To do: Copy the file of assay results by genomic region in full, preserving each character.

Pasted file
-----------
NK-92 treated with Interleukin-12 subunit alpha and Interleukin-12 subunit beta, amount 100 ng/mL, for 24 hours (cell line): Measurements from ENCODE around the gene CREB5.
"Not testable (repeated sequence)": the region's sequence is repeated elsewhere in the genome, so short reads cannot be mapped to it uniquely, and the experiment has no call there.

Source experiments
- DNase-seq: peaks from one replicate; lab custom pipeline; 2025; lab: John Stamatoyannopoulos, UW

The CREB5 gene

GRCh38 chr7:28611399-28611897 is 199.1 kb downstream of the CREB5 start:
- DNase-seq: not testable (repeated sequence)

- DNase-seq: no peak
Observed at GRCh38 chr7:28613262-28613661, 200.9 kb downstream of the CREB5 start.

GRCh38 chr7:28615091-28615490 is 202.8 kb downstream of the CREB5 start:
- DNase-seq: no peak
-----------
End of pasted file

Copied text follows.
NK-92 treated with Interleukin-12 subunit alpha and Interleukin-12 subunit beta, amount 100 ng/mL, for 24 hours (cell line): Measurements from ENCODE around the gene CREB5.
"Not testable (repeated sequence)": the region's sequence is repeated elsewhere in the genome, so short reads cannot be mapped to it uniquely, and the experiment has no call there.

Source experiments
- DNase-seq: peaks from one replicate; lab custom pipeline; 2025; lab: John Stamatoyannopoulos, UW

The CREB5 gene

GRCh38 chr7:28611399-28611897 is 199.1 kb downstream of the CREB5 start:
- DNase-seq: not testable (repeated sequence)

- DNase-seq: no peak
Observed at GRCh38 chr7:28613262-28613661, 200.9 kb downstream of the CREB5 start.

GRCh38 chr7:28615091-28615490 is 202.8 kb downstream of the CREB5 start:
- DNase-seq: no peak